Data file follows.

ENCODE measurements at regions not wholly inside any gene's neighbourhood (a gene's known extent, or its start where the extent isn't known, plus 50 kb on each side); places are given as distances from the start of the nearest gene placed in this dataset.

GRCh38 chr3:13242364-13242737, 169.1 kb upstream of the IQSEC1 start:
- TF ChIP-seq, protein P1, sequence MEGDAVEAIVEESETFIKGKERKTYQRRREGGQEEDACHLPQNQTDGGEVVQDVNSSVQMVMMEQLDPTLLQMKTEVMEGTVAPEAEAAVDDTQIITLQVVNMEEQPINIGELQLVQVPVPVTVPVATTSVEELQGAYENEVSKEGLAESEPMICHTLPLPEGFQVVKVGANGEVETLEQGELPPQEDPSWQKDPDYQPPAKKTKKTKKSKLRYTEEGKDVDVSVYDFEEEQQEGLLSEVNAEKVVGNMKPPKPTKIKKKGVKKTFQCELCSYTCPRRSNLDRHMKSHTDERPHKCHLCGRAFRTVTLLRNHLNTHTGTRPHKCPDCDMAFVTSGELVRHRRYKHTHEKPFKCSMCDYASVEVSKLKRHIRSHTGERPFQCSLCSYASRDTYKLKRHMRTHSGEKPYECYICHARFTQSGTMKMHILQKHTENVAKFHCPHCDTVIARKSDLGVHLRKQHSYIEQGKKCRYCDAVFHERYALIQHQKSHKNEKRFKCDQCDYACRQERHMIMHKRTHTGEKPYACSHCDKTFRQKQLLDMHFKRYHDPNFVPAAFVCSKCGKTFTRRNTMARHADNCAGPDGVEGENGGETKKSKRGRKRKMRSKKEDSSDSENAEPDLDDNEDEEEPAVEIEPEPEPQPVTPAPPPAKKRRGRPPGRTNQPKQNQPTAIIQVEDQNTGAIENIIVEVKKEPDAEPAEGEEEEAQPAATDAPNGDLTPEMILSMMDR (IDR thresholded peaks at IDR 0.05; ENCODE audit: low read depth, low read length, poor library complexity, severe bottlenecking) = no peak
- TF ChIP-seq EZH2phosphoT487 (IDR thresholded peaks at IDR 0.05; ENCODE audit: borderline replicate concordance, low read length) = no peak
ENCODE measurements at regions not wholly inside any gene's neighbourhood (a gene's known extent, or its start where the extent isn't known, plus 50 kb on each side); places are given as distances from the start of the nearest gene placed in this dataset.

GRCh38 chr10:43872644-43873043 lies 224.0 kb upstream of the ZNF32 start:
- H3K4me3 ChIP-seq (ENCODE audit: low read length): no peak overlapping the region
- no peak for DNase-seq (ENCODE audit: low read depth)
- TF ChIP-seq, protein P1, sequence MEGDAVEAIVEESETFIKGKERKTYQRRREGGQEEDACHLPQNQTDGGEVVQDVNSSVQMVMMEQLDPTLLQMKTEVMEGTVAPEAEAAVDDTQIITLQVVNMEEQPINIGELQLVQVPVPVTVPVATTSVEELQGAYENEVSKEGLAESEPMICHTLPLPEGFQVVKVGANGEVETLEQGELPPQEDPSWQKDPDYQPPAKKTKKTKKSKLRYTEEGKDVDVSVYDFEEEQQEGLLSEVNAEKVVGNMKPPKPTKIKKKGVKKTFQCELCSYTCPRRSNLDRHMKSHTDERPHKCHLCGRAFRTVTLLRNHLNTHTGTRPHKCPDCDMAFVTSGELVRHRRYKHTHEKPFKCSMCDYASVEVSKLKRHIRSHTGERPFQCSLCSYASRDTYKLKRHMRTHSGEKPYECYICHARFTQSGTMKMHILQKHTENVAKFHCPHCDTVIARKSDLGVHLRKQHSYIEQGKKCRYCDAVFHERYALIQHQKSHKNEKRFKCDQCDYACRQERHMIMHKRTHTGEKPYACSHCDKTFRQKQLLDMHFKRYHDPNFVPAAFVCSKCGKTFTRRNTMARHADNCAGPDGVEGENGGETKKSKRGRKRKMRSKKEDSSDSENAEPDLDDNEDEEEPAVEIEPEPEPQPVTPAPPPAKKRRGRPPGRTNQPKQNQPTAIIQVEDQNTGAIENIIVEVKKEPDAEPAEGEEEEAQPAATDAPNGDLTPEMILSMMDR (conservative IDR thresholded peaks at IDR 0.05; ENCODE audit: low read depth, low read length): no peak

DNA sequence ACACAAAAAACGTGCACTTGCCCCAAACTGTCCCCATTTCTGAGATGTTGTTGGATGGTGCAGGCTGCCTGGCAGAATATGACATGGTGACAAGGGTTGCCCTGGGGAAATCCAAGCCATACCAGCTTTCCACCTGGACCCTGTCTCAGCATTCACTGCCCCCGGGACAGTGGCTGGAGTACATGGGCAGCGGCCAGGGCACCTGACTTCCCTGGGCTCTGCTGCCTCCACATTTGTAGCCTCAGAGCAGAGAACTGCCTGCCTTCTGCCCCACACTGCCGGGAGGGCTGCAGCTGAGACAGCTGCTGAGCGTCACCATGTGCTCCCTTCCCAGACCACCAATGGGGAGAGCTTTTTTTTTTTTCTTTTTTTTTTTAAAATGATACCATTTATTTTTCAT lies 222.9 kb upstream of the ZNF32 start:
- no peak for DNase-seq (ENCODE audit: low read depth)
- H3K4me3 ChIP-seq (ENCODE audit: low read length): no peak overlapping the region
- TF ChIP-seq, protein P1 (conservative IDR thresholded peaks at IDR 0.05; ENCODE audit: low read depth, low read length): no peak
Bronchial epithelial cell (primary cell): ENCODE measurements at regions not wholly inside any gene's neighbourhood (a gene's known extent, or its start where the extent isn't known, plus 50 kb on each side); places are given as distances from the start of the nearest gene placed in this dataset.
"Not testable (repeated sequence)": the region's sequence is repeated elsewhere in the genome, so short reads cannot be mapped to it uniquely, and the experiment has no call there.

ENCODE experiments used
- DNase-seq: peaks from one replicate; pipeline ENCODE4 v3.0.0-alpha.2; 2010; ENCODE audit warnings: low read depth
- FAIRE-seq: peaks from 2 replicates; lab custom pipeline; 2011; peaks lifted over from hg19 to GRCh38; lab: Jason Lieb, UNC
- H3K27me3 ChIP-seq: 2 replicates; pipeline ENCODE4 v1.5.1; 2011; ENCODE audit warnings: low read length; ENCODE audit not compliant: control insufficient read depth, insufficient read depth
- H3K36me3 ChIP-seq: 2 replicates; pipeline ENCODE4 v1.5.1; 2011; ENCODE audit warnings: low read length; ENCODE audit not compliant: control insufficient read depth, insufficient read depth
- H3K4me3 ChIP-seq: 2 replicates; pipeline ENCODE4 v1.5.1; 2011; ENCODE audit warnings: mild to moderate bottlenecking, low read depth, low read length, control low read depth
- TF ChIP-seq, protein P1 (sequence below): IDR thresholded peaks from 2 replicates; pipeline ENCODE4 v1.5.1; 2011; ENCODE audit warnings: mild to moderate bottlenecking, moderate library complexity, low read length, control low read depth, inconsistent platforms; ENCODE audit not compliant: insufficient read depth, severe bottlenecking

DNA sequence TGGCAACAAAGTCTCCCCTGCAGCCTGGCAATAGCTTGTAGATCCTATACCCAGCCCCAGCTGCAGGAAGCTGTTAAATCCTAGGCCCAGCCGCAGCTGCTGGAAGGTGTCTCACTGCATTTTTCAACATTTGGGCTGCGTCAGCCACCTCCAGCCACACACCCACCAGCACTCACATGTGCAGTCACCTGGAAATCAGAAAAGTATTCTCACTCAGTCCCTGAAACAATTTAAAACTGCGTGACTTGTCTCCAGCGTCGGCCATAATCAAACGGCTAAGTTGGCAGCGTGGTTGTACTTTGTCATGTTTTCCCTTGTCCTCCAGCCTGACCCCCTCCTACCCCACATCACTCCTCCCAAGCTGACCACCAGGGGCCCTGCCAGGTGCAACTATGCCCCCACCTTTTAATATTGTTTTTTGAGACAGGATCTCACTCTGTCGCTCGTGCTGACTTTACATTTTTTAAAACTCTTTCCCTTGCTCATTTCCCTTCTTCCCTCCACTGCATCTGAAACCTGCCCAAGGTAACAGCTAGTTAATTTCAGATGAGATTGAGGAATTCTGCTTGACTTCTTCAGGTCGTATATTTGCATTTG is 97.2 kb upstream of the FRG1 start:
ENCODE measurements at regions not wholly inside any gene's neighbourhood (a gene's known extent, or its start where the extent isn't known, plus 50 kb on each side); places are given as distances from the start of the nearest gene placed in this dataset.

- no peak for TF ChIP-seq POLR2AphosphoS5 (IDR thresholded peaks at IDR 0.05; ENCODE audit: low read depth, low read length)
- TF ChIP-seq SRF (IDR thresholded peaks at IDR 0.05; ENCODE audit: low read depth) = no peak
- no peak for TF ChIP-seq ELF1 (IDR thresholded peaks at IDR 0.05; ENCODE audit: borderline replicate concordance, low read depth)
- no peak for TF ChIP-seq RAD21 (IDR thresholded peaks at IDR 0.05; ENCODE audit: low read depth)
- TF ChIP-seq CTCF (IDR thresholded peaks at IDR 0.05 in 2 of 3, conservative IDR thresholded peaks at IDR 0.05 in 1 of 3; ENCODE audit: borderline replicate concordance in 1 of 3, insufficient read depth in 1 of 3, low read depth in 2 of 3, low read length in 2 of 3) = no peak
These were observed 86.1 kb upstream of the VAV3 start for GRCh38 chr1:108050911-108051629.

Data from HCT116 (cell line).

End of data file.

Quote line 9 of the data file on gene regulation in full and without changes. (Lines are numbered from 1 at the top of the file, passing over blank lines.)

- TF ChIP-seq, protein P1, sequence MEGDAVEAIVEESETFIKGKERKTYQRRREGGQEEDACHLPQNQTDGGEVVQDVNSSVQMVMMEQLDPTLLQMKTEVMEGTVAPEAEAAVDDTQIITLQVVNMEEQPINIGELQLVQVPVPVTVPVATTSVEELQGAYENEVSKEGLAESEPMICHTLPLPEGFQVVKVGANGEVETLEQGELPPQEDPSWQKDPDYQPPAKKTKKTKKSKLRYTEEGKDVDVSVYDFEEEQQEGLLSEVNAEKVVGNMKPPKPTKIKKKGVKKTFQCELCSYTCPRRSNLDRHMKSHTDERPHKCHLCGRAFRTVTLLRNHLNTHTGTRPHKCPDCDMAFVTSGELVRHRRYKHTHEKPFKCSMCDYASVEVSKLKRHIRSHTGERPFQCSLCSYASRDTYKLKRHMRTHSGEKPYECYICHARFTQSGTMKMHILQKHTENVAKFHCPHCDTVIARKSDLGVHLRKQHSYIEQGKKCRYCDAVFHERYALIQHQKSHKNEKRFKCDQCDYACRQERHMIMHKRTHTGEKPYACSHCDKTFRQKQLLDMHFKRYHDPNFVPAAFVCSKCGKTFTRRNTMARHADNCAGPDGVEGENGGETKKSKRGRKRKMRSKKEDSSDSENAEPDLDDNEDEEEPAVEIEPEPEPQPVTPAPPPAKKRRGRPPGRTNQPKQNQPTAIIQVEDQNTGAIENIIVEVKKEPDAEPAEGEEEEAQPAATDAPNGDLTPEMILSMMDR (conservative IDR thresholded peaks at IDR 0.05; ENCODE audit: low read depth, low read length): no peak